With most of the world in varying degrees of lockdown due to COVID-19, we are facing very uncertain times. There is a sense of worry among the majority of the population, particularly in areas where contact and exposure to others are unavoidable.
For some, this may be their place of work, but for many, this is a reality they face at home. People who live in apartment buildings often have no choice but to come in contact with others, whether it’s breathing the air of communal corridors or touching a surface like a door handle or elevator button.
In a time of such fevered panic, one dilemma facing landlords is whether to disclose coronavirus cases to tenants. Is the ethical approach to be completely open about confirmed cases, or does this unnecessarily spread fear?
The Current Situation
Property managers and landlords are working hard to ensure the safety of their tenants. Efforts are being made to sanitize well-trafficked areas and living spaces where possible. Social distancing measures are being adhered to by the majority of people, and most property managers are keeping open communication links to support their tenants.
Unfortunately, the virus is still present in society, and some cases are unavoidable. When a confirmed case is brought to the attention of a property manager, further efforts are being made to sanitize any area that could potentially carry infection.
The current debate many are now facing is whether or not landlords and property managers should inform their tenants about confirmed cases.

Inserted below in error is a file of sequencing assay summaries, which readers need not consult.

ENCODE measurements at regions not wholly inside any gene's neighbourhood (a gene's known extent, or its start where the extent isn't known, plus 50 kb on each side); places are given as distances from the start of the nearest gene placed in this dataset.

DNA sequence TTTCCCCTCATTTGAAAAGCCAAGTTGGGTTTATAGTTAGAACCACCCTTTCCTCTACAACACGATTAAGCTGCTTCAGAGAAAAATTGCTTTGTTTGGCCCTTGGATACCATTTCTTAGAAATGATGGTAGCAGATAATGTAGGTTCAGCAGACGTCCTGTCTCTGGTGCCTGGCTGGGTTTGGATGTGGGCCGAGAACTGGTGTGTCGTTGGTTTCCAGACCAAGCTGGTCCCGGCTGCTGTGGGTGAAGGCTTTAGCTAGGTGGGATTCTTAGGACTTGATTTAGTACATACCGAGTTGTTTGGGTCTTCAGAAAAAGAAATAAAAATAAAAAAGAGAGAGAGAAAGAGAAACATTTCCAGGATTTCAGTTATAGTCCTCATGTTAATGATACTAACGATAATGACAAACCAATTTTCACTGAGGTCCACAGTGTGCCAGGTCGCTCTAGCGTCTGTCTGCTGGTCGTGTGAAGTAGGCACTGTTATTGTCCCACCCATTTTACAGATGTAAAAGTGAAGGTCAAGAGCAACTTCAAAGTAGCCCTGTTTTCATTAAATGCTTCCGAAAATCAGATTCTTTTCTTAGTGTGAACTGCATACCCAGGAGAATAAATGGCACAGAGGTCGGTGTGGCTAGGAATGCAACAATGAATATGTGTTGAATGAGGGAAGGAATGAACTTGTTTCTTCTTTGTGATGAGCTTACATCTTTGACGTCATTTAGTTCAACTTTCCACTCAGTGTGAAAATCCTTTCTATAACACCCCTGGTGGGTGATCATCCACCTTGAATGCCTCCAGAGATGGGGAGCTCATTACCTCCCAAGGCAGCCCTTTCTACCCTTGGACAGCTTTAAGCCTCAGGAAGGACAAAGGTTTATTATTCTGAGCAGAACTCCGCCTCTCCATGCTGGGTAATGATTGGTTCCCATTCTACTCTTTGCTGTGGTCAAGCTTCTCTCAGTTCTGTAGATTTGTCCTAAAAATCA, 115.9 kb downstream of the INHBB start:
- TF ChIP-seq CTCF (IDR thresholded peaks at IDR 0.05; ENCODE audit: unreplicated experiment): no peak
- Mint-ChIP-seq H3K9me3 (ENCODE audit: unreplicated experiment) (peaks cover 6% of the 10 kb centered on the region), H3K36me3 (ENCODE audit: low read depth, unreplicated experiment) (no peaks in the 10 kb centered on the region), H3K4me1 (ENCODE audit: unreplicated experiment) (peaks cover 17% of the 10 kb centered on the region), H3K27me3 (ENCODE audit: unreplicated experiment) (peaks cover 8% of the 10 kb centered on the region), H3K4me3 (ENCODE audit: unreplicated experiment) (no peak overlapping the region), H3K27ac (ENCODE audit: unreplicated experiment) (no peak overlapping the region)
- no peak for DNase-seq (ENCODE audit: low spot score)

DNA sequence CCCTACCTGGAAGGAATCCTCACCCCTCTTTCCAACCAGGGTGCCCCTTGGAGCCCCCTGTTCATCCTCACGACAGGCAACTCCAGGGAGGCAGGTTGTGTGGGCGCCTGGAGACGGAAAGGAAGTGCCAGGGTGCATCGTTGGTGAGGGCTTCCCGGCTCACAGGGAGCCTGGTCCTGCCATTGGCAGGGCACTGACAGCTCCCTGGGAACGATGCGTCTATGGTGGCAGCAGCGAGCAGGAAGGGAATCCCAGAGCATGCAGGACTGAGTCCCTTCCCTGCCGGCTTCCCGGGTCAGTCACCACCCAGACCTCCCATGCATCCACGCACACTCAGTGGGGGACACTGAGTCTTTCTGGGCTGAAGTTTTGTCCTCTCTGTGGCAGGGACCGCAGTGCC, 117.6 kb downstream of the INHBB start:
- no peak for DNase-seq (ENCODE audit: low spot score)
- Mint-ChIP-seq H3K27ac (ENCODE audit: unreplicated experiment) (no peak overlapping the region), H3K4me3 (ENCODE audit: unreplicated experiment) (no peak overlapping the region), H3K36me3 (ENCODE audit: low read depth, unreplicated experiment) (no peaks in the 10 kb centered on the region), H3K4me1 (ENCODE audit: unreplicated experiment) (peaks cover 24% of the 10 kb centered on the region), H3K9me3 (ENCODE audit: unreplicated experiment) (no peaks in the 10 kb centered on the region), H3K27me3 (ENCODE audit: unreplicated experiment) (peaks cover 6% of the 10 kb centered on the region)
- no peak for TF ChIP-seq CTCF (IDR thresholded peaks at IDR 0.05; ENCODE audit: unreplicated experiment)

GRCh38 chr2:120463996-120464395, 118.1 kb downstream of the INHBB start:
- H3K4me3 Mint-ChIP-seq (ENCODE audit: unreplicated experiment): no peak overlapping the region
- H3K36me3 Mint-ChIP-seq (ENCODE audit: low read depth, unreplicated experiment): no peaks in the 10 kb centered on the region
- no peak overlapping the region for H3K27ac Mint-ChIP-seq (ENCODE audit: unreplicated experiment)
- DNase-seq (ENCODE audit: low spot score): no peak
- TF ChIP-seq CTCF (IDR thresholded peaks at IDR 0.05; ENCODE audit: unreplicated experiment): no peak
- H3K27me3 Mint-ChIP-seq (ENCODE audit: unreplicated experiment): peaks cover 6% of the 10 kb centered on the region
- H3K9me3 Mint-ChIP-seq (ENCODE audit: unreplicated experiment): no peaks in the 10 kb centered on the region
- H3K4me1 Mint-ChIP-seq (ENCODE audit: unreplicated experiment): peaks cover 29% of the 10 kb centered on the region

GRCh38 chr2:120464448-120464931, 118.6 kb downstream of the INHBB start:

What Does the Law Say?
The law does not state that a property manager or landlord must report a confirmed COVID-19 case to tenants. However, if they wish to, according to the Americans with Disabilities act, they are prohibited from revealing the identity of an infected individual. Disclosing such sensitive information could be seen as discriminatory.
The most followed practice at present is to notify tenants that there has been a confirmed COVID case while withholding the person’s identity.
As a COVID patient has a right to privacy, should a tenant have the right to know if they are at risk of infection? This point is magnified when you consider elderly tenants or those who are immunocompromised.
The Argument for Keeping Quiet
With proper sanitation and preventative measures in place, is there a need to cause further panic by disclosing information about confirmed cases? Especially in areas with a high number of cases and deaths, some worry that disclosing each new confirmed case could cause unnecessary fear.
Some landlords and property managers want to inform tenants that confirmed cases will not be disclosed but encourage everyone to behave as though there is an active case in the area.
The aim is to reduce the level of fear while taking strong precautions and maintaining a high level of sanitation.
The Choice Is Yours
There are two sides to this argument, where neither option is ideal. While certain tenants might prefer to know about confirmed cases, others are happy to take precautions without knowing the full extent of the situation.
In any case, the most important thing is that property managers and landlords offer clear and concise information to their tenants. Complete disclosure of confirmed cases is not necessary, but complete disclosure of the precautions, procedures, and measures is.